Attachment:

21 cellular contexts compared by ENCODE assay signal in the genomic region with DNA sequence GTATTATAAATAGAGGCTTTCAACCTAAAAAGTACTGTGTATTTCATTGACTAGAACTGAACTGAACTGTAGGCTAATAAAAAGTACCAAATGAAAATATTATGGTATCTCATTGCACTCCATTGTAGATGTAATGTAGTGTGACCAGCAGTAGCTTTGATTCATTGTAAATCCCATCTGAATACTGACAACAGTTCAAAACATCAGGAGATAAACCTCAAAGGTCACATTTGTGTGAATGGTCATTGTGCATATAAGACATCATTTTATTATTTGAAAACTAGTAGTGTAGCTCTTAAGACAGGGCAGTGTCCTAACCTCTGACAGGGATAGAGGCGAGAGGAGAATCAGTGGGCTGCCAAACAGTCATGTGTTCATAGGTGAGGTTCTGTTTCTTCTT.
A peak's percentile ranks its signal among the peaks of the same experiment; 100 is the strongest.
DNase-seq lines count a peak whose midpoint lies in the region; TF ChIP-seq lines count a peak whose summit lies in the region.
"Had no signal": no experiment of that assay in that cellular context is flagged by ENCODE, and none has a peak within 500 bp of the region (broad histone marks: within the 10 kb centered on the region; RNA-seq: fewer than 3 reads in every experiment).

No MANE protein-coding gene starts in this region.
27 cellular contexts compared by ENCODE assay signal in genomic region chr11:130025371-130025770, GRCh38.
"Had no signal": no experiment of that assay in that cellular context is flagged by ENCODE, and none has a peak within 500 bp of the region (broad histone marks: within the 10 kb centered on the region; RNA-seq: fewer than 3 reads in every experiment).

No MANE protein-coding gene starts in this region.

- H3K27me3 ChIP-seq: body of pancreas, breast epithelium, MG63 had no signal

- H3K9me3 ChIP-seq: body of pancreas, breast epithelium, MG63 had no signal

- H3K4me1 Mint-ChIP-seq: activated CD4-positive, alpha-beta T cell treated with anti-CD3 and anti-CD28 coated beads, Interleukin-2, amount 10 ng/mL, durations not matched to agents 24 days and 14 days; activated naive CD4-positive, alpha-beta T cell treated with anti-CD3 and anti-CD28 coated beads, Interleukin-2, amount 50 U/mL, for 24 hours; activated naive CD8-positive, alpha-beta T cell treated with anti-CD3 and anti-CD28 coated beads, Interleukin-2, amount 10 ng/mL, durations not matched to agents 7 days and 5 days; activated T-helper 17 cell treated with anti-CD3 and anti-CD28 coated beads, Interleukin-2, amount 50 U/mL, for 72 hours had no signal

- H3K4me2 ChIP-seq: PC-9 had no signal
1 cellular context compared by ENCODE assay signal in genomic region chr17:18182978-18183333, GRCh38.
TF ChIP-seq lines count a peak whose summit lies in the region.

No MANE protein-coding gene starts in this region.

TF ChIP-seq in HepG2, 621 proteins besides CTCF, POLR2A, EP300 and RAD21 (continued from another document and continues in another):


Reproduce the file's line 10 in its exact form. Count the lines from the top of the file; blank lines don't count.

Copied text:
- H3K9me3 ChIP-seq: body of pancreas, breast epithelium, MG63 had no signal